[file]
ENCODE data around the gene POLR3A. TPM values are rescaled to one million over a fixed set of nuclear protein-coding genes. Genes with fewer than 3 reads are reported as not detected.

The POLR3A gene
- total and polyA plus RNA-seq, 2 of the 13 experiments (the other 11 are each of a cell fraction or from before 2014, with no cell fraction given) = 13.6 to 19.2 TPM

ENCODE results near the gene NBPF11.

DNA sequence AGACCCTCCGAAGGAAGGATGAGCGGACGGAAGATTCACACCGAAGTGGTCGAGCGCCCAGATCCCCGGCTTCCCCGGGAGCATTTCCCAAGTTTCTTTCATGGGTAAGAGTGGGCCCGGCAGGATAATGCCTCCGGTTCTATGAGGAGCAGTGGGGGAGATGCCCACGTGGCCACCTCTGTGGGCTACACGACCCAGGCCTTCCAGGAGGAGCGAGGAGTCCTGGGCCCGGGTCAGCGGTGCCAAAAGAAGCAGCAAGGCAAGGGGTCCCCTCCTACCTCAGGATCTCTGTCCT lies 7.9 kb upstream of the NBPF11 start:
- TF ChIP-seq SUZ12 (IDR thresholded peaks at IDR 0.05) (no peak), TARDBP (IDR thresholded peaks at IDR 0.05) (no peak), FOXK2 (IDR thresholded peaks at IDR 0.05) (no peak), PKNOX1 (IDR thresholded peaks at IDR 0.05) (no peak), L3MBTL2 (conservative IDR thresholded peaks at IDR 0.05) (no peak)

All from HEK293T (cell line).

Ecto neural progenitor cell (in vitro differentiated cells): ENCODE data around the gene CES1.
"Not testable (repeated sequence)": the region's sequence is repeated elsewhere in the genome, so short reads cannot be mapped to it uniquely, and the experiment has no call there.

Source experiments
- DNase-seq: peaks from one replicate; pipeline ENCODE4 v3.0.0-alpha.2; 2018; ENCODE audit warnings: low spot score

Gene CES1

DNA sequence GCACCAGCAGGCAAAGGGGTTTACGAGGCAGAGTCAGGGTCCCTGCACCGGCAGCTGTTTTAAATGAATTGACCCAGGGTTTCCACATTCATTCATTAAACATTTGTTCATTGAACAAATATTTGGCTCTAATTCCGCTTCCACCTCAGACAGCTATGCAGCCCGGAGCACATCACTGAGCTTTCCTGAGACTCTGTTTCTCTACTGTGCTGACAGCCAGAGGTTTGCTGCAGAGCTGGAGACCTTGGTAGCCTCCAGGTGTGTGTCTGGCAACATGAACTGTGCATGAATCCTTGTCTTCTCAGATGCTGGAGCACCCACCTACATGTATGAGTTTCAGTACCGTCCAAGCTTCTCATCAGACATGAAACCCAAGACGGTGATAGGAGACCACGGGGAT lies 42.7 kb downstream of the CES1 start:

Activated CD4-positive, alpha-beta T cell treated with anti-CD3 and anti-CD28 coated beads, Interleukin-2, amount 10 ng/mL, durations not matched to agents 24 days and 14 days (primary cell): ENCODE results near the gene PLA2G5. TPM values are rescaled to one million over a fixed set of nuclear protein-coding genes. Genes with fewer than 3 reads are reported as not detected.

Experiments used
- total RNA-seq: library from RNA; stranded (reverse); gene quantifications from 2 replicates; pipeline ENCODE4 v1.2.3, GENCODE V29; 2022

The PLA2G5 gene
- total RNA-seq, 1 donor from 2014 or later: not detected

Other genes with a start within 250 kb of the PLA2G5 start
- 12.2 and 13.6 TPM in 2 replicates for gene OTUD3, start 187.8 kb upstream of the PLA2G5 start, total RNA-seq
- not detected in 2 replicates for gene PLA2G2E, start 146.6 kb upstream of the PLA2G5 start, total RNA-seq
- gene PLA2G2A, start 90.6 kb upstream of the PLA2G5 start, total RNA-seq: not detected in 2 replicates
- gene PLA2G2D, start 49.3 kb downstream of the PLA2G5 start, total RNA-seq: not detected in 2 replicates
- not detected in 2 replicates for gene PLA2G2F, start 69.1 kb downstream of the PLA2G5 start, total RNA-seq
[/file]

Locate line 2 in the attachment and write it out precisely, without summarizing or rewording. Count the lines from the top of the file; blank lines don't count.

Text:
The POLR3A gene